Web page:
Tag Archives: Batman

Hit Me!

Earlier today, I was watching YouTuber Just Write’s excellent analysis on how Batman has fit into every traditional character archetype over his many iterations (I encourage you to watch Part 1 and Part 2), and it reminded me of a striking similarity between two of those.

Look familiar? You’re damn right it does…

Christopher Nolan offered this appropriate homage to his predecessor in Batman film lore, Tim Burton, while simultaneously emulating his and all other previous (and successive) versions of the Joker. Yet both versions are worth taking a closer look at as they provide us with a key look into the methods and motivations of each opposing character.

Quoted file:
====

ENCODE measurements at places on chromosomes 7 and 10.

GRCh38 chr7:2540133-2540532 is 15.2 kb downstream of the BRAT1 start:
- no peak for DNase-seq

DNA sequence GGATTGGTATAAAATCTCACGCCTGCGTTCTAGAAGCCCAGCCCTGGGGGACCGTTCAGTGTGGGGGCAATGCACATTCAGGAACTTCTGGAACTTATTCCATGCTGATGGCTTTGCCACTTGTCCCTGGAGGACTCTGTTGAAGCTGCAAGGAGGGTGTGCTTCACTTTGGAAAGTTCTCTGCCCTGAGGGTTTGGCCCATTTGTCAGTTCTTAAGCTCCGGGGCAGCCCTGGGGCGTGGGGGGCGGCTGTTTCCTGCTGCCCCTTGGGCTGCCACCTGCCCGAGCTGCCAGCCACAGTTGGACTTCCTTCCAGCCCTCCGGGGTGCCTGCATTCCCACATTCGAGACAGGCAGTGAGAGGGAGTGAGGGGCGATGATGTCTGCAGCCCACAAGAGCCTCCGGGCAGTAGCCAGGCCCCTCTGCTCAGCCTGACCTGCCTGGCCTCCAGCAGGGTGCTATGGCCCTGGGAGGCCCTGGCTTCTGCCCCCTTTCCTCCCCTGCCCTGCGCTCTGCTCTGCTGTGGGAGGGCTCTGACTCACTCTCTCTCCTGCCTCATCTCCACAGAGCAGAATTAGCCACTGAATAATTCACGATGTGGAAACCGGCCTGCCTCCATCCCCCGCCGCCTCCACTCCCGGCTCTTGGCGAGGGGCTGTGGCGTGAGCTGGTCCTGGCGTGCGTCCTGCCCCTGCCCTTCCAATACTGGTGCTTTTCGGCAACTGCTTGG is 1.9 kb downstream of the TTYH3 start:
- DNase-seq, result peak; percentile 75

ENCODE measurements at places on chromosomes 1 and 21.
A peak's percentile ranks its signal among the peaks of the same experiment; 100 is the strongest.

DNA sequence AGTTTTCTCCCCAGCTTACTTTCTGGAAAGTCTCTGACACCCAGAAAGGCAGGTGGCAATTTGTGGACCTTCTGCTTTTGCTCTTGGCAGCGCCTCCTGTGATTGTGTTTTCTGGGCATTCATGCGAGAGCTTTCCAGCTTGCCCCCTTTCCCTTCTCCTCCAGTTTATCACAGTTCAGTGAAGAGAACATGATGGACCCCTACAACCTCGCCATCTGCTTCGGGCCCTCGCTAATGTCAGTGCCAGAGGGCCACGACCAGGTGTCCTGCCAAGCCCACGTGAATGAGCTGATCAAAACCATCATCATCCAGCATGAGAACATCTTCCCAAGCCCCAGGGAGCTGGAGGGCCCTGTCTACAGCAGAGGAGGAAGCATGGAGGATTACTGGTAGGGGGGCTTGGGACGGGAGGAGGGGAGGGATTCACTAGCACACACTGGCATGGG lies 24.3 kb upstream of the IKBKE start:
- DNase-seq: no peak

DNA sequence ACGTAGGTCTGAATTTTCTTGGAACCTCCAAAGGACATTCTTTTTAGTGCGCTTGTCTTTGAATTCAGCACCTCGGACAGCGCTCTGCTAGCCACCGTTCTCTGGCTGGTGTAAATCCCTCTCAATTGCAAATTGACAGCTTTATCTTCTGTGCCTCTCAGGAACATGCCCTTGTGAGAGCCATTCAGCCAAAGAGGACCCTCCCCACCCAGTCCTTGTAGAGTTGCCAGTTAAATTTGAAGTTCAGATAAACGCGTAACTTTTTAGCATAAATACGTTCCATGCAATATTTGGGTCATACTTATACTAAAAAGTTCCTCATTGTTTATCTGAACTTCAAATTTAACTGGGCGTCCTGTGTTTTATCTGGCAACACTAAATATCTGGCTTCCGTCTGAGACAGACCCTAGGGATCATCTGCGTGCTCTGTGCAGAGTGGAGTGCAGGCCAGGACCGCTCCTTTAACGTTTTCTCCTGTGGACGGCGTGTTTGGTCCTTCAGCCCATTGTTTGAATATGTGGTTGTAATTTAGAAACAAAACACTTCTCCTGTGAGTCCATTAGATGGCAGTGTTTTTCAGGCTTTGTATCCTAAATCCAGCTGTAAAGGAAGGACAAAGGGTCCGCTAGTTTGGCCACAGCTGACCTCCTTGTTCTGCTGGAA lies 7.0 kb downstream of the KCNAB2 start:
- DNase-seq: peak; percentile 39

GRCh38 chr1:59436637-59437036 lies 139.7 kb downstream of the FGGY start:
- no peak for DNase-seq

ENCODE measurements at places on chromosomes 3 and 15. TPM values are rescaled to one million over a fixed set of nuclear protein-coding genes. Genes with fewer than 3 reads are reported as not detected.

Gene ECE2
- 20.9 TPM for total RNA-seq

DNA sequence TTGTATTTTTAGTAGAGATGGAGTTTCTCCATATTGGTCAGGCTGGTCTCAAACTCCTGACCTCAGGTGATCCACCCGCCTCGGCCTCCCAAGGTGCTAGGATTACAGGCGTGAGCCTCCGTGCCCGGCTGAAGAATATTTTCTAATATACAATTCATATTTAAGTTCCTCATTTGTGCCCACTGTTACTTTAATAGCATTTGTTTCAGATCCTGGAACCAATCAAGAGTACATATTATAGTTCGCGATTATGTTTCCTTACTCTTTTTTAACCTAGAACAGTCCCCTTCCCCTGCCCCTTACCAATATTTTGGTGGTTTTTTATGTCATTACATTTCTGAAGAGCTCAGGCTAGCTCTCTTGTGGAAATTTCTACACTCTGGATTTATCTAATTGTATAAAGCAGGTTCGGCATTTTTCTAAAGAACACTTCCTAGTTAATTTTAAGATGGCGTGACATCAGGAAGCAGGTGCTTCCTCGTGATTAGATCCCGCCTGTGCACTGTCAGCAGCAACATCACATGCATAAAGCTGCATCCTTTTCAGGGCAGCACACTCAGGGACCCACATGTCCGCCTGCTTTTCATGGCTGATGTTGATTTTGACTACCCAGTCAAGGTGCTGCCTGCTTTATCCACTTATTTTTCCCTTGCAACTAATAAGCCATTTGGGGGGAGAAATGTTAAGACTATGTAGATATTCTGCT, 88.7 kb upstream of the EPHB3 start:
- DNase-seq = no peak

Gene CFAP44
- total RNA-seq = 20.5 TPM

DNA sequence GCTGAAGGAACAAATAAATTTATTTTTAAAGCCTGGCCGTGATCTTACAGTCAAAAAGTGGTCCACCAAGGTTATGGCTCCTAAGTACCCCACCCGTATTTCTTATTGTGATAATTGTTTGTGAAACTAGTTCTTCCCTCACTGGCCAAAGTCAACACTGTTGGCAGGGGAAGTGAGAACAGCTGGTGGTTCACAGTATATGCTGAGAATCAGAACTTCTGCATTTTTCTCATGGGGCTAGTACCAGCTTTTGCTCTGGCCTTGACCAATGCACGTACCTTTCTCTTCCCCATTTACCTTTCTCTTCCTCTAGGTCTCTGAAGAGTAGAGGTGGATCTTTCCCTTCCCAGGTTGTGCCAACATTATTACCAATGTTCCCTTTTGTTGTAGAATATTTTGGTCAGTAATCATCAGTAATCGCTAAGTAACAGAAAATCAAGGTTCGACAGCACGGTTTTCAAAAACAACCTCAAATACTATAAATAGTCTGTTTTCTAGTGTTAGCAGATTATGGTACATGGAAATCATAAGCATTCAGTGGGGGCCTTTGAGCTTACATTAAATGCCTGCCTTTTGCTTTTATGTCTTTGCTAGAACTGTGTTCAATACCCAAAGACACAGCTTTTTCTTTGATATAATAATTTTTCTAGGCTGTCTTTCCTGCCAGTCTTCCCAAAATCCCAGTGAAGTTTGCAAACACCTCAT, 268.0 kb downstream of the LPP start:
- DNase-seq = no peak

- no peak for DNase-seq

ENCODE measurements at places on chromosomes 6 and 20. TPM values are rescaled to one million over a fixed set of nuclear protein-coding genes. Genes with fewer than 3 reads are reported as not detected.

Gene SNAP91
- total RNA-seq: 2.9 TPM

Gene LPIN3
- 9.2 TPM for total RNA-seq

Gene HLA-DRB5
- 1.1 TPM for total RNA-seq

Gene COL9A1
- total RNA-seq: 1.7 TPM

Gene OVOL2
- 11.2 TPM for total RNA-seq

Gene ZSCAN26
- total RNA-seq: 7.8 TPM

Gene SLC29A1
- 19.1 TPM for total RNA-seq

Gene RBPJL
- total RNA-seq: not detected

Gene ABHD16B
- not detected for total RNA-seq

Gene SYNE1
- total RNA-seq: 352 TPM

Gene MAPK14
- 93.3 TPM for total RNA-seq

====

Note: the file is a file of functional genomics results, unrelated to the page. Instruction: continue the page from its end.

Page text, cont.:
In the 1989 Batman, Jack Nicholson’s ever-smiling and often terrifying Joker stands unwavering in the bullseye of Batman’s crosshairs as the Batman unloads his arsenal. Everything misses, of course, and the Joker shoots Batman out of the sky with a comically oversized pistol. Here, the Joker stands firm at the foiling of his plan to gas Gotham’s residents at the Batwings of Batman. This Batman is down with killing the Joker as it is the only way to ensure his murderous spree against the innocents (and admittedly guilty too) will be stopped. This Joker is just too crazy to keep around. He’s certainly a man with a plan, but his actions are too wild to predict. Joker knows Batman is gunning him down, but his madness proves superior as he is miraculously to centralized for Batman’s big guns to hit. This proves better for us, the viewers, too, as it puts the Joker back in the position of power heading into the climactic final battle between our foes. I wonder who will win?